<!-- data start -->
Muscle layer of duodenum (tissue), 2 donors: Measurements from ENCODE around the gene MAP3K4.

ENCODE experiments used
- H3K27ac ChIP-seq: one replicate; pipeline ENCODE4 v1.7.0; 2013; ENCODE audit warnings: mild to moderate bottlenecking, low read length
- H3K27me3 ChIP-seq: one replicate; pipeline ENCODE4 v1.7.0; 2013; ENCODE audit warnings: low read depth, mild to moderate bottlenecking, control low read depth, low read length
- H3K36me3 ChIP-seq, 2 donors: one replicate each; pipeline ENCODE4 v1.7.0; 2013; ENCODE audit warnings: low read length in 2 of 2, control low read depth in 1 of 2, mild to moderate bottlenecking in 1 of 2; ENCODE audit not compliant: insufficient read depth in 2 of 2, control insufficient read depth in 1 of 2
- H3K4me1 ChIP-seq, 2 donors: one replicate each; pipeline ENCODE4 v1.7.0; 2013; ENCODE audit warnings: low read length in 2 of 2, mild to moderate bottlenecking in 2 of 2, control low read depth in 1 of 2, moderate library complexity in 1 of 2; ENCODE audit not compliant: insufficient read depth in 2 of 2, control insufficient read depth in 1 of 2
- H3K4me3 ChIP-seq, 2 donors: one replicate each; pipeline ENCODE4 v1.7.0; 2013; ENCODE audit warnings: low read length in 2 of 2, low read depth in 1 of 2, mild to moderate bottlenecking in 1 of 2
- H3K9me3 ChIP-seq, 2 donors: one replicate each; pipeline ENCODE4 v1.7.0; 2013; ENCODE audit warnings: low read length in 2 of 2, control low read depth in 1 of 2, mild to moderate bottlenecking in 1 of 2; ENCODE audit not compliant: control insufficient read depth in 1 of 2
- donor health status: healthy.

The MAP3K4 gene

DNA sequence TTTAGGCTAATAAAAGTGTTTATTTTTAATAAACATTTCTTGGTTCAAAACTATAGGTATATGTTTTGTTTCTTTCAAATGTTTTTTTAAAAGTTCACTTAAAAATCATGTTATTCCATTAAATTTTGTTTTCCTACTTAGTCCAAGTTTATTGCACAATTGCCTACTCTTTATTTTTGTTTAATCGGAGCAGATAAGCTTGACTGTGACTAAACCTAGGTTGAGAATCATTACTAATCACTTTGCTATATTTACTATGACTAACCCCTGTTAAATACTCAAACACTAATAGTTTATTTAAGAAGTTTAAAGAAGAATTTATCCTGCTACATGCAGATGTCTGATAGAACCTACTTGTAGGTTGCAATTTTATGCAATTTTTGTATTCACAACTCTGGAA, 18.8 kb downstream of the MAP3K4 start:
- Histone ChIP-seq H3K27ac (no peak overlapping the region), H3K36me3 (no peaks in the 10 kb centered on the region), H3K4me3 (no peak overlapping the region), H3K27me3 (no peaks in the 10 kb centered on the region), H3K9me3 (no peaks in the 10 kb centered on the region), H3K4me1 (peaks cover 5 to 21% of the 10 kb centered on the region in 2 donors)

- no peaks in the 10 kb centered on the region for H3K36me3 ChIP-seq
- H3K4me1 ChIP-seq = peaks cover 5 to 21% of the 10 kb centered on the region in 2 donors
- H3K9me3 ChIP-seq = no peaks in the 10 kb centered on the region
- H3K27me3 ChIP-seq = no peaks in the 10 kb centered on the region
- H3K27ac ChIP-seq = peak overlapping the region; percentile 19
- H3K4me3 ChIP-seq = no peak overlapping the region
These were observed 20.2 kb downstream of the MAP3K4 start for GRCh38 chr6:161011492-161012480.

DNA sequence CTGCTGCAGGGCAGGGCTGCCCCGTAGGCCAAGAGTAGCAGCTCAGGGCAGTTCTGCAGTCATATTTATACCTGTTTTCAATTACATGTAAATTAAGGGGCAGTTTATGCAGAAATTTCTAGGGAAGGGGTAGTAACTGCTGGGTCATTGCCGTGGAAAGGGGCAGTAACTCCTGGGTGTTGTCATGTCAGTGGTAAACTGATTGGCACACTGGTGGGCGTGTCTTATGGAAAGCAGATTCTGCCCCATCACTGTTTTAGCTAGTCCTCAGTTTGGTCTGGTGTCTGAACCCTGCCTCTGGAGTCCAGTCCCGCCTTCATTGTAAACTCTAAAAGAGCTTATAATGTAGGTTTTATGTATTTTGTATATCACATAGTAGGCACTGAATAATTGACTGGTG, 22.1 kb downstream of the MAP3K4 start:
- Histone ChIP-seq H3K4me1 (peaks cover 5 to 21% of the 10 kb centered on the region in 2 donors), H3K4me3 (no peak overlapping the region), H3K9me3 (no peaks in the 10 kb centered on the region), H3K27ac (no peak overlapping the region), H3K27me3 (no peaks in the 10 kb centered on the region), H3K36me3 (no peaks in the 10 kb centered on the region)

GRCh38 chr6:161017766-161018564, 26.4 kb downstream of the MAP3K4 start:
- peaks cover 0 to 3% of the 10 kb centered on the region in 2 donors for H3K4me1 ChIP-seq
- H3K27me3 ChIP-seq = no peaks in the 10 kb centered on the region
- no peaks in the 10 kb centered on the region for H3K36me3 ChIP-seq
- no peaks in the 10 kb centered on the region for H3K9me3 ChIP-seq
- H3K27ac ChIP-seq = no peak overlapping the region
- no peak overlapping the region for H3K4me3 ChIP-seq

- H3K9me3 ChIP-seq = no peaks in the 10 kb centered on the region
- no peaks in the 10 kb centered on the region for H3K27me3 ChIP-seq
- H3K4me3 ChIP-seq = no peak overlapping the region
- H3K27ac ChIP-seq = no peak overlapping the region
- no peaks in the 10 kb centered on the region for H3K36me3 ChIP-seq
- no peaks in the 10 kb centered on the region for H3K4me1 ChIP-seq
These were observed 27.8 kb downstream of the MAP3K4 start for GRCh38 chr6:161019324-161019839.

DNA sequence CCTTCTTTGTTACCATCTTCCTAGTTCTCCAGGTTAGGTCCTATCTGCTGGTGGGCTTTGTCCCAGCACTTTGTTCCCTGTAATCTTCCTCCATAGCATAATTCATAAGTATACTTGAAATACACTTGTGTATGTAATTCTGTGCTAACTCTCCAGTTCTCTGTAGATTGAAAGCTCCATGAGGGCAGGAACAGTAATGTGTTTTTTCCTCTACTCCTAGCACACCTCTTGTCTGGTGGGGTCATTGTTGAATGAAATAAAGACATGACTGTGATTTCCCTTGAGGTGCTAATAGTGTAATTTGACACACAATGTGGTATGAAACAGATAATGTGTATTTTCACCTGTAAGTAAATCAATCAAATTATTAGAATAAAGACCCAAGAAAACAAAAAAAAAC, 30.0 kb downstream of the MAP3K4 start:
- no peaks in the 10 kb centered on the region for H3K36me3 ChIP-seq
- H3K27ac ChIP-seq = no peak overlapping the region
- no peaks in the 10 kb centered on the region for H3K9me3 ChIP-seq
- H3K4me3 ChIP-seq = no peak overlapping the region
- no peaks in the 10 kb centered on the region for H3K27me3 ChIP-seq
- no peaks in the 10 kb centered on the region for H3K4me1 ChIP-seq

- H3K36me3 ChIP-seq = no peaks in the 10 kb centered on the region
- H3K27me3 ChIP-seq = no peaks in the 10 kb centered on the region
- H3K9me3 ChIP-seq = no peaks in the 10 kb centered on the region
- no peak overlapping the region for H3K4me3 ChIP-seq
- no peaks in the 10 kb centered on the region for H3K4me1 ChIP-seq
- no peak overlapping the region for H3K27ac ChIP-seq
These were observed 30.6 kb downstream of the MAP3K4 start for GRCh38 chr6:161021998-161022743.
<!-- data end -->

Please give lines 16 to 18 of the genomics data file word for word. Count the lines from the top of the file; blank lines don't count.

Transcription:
- H3K27me3 ChIP-seq = no peaks in the 10 kb centered on the region
- H3K27ac ChIP-seq = peak overlapping the region; percentile 19
- H3K4me3 ChIP-seq = no peak overlapping the region